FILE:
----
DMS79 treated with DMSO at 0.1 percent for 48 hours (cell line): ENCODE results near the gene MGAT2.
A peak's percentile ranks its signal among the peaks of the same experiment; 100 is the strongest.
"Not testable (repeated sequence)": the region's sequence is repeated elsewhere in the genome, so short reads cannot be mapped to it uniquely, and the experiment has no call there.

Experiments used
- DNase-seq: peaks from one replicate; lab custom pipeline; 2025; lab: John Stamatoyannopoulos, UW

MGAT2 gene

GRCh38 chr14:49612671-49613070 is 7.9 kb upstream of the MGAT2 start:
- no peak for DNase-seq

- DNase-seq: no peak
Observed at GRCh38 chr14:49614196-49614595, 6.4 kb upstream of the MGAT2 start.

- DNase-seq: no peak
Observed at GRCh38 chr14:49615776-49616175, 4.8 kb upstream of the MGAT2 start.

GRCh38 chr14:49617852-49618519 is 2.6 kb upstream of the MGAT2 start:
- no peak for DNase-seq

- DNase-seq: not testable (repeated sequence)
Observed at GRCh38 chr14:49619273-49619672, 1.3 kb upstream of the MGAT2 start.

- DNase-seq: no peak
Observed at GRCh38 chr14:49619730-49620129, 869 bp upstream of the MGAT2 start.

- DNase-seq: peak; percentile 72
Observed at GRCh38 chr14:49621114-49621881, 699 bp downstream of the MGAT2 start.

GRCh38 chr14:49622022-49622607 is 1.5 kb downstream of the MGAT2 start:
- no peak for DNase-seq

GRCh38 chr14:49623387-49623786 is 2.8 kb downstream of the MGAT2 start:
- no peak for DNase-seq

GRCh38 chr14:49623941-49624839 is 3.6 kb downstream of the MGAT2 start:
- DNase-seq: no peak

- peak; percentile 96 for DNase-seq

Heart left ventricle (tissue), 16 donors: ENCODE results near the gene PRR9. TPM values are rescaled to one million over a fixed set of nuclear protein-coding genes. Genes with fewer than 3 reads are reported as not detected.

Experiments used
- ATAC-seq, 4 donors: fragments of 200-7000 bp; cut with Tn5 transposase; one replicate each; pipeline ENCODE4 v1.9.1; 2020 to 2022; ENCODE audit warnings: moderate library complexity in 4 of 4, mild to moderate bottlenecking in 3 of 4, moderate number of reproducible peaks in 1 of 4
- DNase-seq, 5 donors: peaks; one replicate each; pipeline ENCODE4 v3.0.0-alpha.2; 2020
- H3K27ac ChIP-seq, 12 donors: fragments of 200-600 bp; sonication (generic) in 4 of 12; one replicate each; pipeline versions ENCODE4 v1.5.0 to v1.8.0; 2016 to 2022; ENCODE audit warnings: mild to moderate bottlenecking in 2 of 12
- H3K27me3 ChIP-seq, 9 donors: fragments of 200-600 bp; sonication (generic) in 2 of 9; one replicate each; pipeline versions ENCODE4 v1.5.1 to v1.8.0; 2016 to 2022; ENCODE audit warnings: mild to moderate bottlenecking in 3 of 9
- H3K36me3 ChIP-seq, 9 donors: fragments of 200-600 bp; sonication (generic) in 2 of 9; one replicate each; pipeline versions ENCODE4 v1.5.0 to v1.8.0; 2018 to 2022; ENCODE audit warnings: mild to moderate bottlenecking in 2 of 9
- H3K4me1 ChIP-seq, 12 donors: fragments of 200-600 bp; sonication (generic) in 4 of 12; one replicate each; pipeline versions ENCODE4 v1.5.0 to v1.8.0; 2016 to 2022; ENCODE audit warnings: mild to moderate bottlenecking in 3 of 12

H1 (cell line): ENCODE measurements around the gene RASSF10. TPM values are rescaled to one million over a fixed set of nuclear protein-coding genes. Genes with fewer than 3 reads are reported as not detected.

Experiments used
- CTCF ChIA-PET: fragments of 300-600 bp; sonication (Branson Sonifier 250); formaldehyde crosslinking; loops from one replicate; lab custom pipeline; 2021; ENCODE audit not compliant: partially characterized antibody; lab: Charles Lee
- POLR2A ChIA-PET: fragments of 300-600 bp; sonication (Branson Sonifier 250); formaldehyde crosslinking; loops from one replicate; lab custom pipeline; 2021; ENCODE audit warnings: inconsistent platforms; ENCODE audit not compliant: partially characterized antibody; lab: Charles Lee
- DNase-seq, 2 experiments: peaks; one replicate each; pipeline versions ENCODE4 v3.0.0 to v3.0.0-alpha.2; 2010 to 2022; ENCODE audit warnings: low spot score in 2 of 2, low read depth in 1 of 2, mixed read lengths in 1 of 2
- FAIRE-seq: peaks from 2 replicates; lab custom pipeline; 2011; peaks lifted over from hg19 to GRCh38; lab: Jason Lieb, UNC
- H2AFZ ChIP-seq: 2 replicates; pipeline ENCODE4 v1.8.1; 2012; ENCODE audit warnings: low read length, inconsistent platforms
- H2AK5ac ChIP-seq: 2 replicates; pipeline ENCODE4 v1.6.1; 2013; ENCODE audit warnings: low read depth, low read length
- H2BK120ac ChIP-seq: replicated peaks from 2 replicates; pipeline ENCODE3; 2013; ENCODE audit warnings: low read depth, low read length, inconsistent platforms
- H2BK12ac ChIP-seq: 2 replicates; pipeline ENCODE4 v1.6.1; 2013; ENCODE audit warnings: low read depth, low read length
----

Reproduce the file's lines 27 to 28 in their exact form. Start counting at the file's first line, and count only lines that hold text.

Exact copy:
- peak; percentile 96 for DNase-seq

Heart left ventricle (tissue), 16 donors: ENCODE results near the gene PRR9. TPM values are rescaled to one million over a fixed set of nuclear protein-coding genes. Genes with fewer than 3 reads are reported as not detected.